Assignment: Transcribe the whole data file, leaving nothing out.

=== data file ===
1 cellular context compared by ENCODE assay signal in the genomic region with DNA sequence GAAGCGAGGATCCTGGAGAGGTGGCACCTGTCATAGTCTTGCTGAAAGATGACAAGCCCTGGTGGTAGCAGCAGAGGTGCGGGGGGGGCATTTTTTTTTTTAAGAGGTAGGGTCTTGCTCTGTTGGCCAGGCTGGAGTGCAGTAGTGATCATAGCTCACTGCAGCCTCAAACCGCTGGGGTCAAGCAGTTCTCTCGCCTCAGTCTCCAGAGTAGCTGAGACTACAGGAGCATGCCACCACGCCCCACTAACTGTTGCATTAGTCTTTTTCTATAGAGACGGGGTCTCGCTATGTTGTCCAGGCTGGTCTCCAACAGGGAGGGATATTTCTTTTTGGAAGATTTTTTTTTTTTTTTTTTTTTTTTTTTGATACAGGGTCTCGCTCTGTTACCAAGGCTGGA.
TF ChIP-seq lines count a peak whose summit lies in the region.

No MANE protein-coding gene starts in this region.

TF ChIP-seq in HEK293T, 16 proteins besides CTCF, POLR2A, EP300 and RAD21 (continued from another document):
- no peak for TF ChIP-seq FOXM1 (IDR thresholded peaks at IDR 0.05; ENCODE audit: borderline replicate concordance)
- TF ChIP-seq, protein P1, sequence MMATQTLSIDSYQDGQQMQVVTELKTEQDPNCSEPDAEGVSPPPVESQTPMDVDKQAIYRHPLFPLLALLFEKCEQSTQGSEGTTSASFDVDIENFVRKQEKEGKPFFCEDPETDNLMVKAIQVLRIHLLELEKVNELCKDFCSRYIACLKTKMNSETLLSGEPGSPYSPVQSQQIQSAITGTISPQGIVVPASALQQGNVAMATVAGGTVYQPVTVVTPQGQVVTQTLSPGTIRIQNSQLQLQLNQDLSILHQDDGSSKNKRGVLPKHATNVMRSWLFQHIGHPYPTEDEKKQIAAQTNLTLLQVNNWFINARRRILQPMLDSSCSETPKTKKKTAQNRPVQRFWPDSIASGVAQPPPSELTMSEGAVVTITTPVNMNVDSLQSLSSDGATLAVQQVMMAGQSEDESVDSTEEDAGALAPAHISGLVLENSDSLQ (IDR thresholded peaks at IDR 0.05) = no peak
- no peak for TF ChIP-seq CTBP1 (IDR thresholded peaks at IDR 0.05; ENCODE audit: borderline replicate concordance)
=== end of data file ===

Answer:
1 cellular context compared by ENCODE assay signal in the genomic region with DNA sequence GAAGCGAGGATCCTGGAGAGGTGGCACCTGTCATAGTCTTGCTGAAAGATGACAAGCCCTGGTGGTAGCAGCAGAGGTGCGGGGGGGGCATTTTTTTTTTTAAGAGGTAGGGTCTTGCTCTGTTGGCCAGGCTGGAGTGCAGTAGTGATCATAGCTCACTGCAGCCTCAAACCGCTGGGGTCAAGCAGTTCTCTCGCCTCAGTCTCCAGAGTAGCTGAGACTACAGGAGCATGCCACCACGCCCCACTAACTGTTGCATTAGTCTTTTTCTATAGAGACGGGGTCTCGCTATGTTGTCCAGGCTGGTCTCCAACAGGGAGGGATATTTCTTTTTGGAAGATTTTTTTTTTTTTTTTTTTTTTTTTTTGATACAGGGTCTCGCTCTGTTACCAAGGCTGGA.
TF ChIP-seq lines count a peak whose summit lies in the region.

No MANE protein-coding gene starts in this region.

TF ChIP-seq in HEK293T, 16 proteins besides CTCF, POLR2A, EP300 and RAD21 (continued from another document):
- no peak for TF ChIP-seq FOXM1 (IDR thresholded peaks at IDR 0.05; ENCODE audit: borderline replicate concordance)
- TF ChIP-seq, protein P1, sequence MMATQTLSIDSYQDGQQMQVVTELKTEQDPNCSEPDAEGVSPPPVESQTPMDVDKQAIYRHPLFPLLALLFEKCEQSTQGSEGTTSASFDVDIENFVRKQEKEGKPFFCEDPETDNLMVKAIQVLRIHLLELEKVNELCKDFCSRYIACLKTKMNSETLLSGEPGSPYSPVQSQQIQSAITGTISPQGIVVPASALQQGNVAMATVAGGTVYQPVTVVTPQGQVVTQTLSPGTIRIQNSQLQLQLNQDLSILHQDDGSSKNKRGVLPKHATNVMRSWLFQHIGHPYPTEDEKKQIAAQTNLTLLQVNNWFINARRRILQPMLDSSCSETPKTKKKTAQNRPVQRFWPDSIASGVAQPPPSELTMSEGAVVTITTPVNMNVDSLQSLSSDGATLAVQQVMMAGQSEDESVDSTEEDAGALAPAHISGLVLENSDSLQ (IDR thresholded peaks at IDR 0.05) = no peak
- no peak for TF ChIP-seq CTBP1 (IDR thresholded peaks at IDR 0.05; ENCODE audit: borderline replicate concordance)